In our way of thinking, the opposite end of the interactive spectrum from clashing agendas is a transformational experience. These experiences enrich the lives of everyone at the planning table; they raise our spirits and expand our horizons. In contrast to traditional interventions that aim for buy in, we’ve seen the benefits of a mutual quest to raise the bar to new heights. This mutual quest banishes the assumption that the designer must carry on a valiant, one-sided campaign to address quality of life design issues.
Wrestling with the impact of a project together with stakeholders instills a sense of joint stewardship. Wise use of project resources and opportunities becomes a shared responsibility with the architect, rather than pursuing “us versus them” interests. Reliance on fancy presentations or charismatic persuaders is less important than knowing how to tap into the innate human desire to do something extraordinary.
By focusing on quality of interactions, designers can be catalysts for breakthroughs—experienced as transformational, aha! moments—in design and planning. These revelations and great leaps forward are built on a shared, expansive definition of each project’s purpose, opportunities and constraints.
Tight, mechanically-inspired processes are woefully self-limiting when compared to designing transformational experiences that appeal to hearts and minds. It should also be noted that this level of engagement goes far beyond faux-facilitation methods that skim the surface of obvious options.
Designers sell themselves short when they describe their fundamental role as problem solvers. For one thing, research by Ronald Lippitt indicates that “listing and solving problems depresses groups.” Also, the term problem solving creates the impression that designers engage primarily in reductive thinking.
When Jane Jacobs’ The Death and Life of Great American Cities was first published in 1961, planners and politicians restricted themselves to questions such as “What are our plans for executing urban renewal? How can we move cars and trucks most efficiently through the city?”
The result of this kind of thinking brought alienation and economic blight as communities were destroyed and families were forced to relocate. One of Jacobs’ most valuable contributions was to change the nature of planning conversations to encompass quality of life issues: “What elements contribute to vibrant communities? What options are there for moving through the city?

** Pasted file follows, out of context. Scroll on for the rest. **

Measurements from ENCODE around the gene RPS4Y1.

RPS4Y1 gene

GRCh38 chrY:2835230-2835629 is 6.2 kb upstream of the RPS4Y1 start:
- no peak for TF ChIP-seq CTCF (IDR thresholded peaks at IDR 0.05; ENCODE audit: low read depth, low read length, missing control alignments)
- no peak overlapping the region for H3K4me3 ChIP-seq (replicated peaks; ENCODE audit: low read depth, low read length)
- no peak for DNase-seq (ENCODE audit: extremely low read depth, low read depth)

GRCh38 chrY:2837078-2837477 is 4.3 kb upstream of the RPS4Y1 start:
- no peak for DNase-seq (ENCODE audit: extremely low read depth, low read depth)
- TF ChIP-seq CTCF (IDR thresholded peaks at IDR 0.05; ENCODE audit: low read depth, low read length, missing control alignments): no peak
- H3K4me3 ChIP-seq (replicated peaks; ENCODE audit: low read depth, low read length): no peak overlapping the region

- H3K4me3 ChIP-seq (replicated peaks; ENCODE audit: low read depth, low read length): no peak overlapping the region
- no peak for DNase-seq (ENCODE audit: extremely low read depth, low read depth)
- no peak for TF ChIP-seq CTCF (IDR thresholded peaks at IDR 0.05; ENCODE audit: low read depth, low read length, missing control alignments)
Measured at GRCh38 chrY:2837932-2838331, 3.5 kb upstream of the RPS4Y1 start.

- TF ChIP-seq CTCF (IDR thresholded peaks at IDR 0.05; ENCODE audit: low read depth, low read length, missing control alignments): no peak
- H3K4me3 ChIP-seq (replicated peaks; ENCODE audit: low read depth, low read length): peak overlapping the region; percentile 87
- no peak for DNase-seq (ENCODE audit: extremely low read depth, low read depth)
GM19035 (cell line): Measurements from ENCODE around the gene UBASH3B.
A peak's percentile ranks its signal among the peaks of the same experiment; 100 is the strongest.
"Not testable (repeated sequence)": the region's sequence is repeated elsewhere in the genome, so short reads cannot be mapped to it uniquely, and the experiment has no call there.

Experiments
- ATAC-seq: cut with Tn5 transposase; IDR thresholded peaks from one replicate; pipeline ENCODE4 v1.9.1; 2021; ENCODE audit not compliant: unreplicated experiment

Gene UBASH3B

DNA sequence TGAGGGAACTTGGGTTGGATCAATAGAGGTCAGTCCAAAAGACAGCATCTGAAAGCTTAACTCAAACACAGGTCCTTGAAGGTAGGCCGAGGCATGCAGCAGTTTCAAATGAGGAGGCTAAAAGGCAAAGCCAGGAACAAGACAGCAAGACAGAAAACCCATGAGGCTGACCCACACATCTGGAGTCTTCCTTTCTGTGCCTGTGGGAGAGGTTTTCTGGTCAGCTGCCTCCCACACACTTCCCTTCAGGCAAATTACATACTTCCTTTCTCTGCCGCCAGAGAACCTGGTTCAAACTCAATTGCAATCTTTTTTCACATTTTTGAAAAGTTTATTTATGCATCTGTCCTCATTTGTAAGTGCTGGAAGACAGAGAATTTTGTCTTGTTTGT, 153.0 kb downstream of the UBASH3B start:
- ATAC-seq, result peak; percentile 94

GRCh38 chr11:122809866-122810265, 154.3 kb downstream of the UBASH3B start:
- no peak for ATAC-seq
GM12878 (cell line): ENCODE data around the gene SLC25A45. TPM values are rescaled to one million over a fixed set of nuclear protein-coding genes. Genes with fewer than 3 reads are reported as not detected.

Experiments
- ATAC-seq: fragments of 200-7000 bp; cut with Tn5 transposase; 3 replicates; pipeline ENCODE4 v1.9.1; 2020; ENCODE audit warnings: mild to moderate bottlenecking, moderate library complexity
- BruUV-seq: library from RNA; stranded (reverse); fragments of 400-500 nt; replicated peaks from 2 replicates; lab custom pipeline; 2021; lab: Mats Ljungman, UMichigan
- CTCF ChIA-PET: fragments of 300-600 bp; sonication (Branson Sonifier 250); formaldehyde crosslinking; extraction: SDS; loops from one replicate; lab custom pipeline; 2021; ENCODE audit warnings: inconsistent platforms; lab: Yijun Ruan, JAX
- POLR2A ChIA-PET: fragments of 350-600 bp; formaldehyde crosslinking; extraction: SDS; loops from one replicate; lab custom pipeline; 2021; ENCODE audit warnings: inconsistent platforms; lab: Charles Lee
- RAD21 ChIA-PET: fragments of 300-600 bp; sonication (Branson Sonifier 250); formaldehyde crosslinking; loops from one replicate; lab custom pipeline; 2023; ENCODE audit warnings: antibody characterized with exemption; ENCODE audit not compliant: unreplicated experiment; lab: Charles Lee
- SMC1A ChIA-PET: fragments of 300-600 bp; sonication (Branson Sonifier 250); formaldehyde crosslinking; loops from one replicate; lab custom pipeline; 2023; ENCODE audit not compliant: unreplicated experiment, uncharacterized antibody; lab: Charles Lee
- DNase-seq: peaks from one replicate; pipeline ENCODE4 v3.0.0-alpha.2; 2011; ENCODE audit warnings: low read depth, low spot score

These kinds of questions were based on her observations, rather than theory derived from a mechanical view of the world. Jacobs looked at evidence on the street—to what was actually happening—and saw the advantages of combining work and living spaces. She recognized that human needs for social connections and the safety of “eyes on the street” were fed by diversity of use and starved by segregation and uniformity.
In their recently published book GENIUS OF COMMON SENSE: Jane Jacobs and the Story of The Death and Life of Great American Cities, Glenna Lang and Marjory Wunsch write for “ages 10 to 100.”
The authors not only bring together pieces of history and personal insight into Jacobs’ extraordinary life, they also provide a memorable story for younger readers that sheds light on critical thinking and how people can fervently cling to ideas that do not serve their own interests.
Today’s notion of design thinking avoids jumping at answers to the wrong questions, and resists neat solutions that fail to scratch the surface of possibilities. Another basic tenet of design thinking is to place more faith in observation than conventional wisdom. It strikes me that the advantages of this rigorous, lateral, whole brain approach can be demonstrated not only through current case studies, but also historically by reflecting on the struggles and triumphs of Jane Jacobs’ life. Understanding the consequences of ignoring the design thinking lessons of 50 years and more are worth considering, it seems to me.
– Sharon VanderKaay
Innovation applies to tangibles, such as new buildings and products, as well as intangibles such as methods of construction and ways of working. Traditionally, tangibles and intangibles have been seen as distinct states. Back in 2005 I gave a presentation at a design conference in Chicago on how design intangibles, for example “creating an uplifting feeling” or “instilling a sense of confidence” become tangible when they translate into hard numbers such as increased revenue. During that presentation, “Calculating the Value of Design,” I used the term pre-tangible to emphasize the connection between design and business results. Since then I’ve become even more convinced that decision makers need to “see” a stronger relationship between intangibles and tangibles. Here’s the image I used at the conference: